Why Items From Your Shopping Cart May Start Showing Up in Your Instagram Feed

The dynamic ads are highly effective

Headshot of Marty Swant

The subtly creepy, slyly effective Facebook ads everyone has gotten used to—the ones that show unpurchased items left in the online shopping cart—are now coming to Instagram.

To capitalize on the app's ecommerce capabilities, Instagram is introducing dynamic ads to the image-centric platform. The move should help marketers better reach their targeted audience while also helping users see relevant reminders for products they're actually interested in or maybe have even forgotten to buy.

According to joint research from Facebook and Instagram, 60 percent of Instagram users say they discover new products on the platform, while 75 percent even say a post has inspired them to take action. And that's also where the audience is—people now spend about 54 percent of their time on mobile using apps.

The addition comes on the heels of Facebook's introduction of video carousel ads to Instagram, which allows advertisers to include five short-form videos or a mixture of videos and photos into users' news feeds.

"The shift to mobile has created challenges for advertisers because consumer behavior is different," said Matt Idema, Facebook's vp of monetization product marketing. "We can't just use the same tools in other mediums in mobile, and that's particularly true for driving sales."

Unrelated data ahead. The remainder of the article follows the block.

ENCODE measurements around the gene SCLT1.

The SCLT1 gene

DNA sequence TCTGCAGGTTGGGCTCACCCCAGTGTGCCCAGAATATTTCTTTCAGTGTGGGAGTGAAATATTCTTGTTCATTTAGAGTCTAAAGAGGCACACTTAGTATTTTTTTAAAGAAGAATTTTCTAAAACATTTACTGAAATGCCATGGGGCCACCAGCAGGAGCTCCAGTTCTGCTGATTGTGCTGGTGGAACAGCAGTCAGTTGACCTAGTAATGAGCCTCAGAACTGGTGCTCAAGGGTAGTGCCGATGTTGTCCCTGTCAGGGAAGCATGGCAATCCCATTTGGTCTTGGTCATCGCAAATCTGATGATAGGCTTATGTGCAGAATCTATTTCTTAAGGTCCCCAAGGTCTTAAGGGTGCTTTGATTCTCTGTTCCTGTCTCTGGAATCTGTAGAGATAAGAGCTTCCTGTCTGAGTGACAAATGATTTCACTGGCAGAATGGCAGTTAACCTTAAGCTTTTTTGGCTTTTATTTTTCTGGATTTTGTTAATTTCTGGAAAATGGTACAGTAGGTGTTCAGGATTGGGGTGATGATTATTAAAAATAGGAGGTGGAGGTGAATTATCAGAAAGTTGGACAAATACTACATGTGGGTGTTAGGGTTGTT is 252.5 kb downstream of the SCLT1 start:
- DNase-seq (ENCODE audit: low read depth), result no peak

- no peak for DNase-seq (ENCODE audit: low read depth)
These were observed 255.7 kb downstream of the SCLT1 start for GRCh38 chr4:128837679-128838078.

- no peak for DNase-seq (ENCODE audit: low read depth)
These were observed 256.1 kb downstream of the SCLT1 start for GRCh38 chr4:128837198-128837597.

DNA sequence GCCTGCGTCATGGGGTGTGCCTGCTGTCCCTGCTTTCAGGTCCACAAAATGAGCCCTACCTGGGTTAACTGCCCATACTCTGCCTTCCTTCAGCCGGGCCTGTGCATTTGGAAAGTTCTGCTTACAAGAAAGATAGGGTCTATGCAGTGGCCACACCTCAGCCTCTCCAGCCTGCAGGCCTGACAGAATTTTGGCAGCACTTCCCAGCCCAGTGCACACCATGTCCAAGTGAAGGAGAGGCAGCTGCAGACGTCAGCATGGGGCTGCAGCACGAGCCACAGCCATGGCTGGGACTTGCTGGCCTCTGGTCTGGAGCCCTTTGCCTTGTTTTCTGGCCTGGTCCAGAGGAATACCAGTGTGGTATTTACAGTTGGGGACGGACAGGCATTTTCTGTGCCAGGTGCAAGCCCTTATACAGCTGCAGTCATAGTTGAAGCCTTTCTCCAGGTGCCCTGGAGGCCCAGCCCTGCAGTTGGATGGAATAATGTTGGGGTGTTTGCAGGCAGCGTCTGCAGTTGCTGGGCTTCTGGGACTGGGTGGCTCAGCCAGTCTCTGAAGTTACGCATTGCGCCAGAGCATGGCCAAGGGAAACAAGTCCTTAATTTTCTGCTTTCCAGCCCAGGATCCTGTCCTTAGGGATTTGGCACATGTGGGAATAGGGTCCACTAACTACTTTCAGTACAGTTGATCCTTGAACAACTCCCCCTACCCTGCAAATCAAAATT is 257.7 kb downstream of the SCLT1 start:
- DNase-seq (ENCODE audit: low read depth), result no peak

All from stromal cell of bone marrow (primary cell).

Dynamic ads automate product advertising on the platform by showing people ads that highlight specific or related items they've shown an interest in online. While dynamic ads are new to Instagram, they've been available on Facebook since February 2015. In fact, 2.5 billion unique products have been uploaded into Facebook's advertising system, which is done by placing a marker on a product's web page that can then be included in the targeting setup in a campaign. If a person visits a website while logged in to Instagram, the campaign will know and can adjust accordingly, showing one person a pair of red shoes while showing a different person a braided belt.

In the past few months, around 440 million people have seen dynamic ads on Facebook, Idema said. And they're reportedly highly effective. For example, Canadian jewelry retailer Jewlr—one of the first brands to try dynamic ads on Instagram—has seen a return on ad spent three times what it's put into a U.S.-targeted campaign. Along with retail, Facebook is also introducing dynamic travel ads, which allows hotels, flights and tourism organizations to target users with ads for locations they might be interested in visiting.

Marriott Hotels is one of the brands interested in trying dynamic ads on Instagram. The brand has already seen pay-off by using the ads on Facebook, generating $20 in revenue for every dollar spent. 

"Facebook's Dynamic Ads for travel allow us to target our messages in the right context across devices with both scale and precision," said Marriott's global marketing officer, Karin Timpone. "We jumped at the opportunity to be 'first' in our industry and to evolve our messaging from a single transaction to an ongoing guest relationship that drives deeper engagement."

How do all these new ads affect the ad load on Instagram? Idema said it doesn't, explaining that the features instead help make the ads more relevant.